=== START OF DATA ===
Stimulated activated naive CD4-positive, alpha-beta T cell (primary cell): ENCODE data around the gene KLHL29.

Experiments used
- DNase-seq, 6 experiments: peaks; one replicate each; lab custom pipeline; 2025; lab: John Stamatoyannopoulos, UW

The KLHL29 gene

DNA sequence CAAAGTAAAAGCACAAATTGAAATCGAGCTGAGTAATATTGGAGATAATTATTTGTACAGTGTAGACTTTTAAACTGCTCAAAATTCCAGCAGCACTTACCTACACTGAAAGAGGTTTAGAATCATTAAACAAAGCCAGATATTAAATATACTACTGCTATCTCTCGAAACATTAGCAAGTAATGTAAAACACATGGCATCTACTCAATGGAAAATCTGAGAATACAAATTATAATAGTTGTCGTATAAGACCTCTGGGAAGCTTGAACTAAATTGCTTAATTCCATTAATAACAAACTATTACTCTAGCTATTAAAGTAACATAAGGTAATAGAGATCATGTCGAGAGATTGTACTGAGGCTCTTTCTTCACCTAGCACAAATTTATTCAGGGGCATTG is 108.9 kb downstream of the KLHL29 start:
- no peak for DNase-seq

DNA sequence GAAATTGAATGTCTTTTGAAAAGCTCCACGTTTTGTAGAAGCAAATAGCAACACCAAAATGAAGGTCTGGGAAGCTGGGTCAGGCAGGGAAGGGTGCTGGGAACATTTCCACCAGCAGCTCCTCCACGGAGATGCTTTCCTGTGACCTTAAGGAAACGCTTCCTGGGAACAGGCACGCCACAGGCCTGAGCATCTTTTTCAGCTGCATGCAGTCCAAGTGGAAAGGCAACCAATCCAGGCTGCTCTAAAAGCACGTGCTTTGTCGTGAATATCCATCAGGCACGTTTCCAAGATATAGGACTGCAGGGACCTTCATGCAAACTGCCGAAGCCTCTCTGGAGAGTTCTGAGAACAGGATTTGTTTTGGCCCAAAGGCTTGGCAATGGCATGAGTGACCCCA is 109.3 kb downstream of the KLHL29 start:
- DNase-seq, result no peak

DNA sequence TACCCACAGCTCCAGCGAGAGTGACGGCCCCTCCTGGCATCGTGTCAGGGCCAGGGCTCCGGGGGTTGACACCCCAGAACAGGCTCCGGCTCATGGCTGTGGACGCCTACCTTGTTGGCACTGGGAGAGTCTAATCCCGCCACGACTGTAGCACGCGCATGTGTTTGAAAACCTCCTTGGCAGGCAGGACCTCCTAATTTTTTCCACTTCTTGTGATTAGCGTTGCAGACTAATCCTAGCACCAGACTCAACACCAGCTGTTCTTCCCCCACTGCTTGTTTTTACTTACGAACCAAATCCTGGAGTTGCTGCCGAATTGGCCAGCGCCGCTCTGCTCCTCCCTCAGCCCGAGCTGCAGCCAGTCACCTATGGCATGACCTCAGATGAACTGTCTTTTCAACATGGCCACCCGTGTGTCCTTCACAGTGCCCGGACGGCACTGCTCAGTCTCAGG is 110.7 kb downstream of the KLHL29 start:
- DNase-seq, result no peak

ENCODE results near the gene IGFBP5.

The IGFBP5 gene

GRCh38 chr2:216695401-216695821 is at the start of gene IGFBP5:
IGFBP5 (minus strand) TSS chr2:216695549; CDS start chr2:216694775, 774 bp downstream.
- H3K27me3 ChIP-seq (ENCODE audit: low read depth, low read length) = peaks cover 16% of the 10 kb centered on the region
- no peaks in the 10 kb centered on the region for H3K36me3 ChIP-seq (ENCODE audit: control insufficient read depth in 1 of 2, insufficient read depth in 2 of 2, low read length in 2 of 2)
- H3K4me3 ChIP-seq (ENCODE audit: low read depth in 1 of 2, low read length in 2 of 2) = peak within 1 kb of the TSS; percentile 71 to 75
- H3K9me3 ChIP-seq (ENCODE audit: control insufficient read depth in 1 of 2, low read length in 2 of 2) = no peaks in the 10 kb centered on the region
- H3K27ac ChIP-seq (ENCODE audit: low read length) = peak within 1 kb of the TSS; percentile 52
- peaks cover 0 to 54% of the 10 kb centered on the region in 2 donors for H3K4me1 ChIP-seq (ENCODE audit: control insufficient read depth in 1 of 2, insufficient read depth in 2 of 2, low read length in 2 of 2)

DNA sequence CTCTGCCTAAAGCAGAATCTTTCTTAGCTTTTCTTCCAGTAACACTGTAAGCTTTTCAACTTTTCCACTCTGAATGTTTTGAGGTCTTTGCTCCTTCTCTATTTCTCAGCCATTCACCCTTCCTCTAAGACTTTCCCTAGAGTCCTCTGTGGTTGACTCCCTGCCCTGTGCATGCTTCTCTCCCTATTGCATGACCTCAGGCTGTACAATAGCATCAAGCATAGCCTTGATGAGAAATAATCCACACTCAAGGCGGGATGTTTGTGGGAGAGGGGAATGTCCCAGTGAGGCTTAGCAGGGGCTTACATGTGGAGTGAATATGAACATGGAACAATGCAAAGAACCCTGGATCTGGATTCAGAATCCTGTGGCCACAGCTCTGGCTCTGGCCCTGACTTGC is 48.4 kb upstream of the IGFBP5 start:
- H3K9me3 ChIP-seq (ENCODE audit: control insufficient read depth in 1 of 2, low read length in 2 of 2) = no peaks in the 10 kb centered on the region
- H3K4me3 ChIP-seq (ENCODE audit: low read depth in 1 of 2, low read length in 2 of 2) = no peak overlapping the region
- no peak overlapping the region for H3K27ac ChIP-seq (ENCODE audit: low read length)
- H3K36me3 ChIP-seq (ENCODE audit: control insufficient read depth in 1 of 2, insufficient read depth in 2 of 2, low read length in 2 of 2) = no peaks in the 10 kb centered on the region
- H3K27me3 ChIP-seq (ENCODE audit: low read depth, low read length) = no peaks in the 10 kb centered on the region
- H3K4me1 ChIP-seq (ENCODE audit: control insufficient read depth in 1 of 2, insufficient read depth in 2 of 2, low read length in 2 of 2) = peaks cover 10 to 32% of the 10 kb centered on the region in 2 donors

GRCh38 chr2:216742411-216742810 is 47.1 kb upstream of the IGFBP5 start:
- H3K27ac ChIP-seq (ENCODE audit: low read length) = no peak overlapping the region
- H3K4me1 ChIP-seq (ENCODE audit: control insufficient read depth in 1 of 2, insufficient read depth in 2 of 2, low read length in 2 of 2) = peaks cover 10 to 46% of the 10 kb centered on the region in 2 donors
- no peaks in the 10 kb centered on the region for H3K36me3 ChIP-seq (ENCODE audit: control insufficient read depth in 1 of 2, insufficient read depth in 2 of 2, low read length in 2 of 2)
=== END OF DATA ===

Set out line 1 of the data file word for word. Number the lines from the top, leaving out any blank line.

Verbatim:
Stimulated activated naive CD4-positive, alpha-beta T cell (primary cell): ENCODE data around the gene KLHL29.